Beyond neuroscience – whatever happened to neuromarketing?

David Penn

A few years ago, a new kind of market research study hit the headlines. At the Baylor Institute in Houston (1), neuroscientists used functional magnetic resonance imaging (fMRI) to monitor brain response during a test of taste and brand preferences for Pepsi vs Coke. They found that in a blind product test (where preference for Pepsi vs Coke was balanced) only those parts of the brain relating to sensory judgement were active; whereas when respondents were told what they were drinking, preference switched in Coke's favour and parts of the brain (the hippocampus) associated with emotional response also became active. The authors concluded: 'Our finding suggests that the hippocampus may participate in recalling cultural information that biases preference judgements.'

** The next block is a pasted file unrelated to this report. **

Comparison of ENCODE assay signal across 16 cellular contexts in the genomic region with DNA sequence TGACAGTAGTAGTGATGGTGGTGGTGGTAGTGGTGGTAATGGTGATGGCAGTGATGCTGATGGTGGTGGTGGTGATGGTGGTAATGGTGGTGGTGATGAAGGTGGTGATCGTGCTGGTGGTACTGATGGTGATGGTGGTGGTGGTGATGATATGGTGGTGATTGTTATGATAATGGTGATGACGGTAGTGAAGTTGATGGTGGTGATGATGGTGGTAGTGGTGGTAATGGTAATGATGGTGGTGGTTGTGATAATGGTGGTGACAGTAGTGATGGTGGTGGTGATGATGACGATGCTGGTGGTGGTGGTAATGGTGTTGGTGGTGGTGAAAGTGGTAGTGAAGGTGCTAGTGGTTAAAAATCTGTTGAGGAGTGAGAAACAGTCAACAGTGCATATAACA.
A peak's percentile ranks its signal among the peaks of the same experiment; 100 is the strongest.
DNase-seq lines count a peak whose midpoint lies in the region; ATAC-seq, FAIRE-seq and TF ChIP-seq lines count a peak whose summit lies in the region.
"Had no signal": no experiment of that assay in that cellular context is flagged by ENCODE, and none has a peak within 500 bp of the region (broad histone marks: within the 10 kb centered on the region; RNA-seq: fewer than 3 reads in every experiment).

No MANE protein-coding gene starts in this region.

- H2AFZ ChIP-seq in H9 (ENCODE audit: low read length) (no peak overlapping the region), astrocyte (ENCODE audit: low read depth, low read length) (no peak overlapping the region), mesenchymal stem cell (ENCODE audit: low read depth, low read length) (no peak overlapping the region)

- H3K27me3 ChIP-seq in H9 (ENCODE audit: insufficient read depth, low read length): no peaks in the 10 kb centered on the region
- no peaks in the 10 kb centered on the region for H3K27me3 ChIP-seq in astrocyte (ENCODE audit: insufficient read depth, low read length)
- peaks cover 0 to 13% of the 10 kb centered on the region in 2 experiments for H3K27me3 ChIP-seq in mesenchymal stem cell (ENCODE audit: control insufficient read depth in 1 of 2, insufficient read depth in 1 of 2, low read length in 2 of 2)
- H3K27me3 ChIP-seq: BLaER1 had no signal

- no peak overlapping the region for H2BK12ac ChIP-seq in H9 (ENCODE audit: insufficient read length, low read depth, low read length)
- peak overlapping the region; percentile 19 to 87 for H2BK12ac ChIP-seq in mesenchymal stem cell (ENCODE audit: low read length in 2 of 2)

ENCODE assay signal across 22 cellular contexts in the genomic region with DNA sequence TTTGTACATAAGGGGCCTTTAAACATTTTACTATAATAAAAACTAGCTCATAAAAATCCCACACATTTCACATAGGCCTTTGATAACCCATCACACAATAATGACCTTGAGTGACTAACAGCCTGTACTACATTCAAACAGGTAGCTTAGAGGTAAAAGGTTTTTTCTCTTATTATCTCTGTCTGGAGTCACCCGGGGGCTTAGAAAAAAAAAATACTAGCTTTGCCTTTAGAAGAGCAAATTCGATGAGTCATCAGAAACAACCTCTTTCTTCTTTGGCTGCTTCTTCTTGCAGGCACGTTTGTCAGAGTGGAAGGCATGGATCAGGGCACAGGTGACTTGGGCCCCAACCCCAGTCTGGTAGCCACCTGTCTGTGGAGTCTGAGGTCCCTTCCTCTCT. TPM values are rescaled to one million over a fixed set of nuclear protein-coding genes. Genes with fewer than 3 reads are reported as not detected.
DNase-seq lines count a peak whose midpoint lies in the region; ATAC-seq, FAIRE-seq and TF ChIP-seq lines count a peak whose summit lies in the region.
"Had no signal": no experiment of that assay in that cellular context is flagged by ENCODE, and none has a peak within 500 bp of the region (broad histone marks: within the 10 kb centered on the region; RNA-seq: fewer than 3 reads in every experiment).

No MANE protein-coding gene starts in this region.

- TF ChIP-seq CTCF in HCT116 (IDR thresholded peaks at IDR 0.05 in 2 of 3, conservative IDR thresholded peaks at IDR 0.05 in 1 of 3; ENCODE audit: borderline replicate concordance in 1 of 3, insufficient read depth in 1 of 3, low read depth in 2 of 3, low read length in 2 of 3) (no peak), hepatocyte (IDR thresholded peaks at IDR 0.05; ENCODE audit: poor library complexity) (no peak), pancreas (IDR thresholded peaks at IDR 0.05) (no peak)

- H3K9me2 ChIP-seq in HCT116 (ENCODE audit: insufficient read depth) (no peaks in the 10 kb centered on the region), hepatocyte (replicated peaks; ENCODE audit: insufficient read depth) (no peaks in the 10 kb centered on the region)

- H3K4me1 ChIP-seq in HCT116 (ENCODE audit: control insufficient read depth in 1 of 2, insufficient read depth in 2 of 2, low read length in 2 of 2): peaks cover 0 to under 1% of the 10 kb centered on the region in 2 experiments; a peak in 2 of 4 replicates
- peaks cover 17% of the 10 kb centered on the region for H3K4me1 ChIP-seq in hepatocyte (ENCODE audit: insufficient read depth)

The study's publication coincided with a much-increased level of interest in emotion within the marketing world; the work of neuroscientists like Damasio and Le Doux had emphasised the role of emotion as a driver (not a consequence) of decision-making, and Malcolm Glad-well's Blink had popularised the notion that intuitive, instantaneous response often produces judgements superior to thought-through ones. In fact, the Baylor study more or less invented neuromarketing (although the term was first coined in 2002) and some speculated that the study of neurological response to marketing and advertising might even come to supplant conventional research techniques.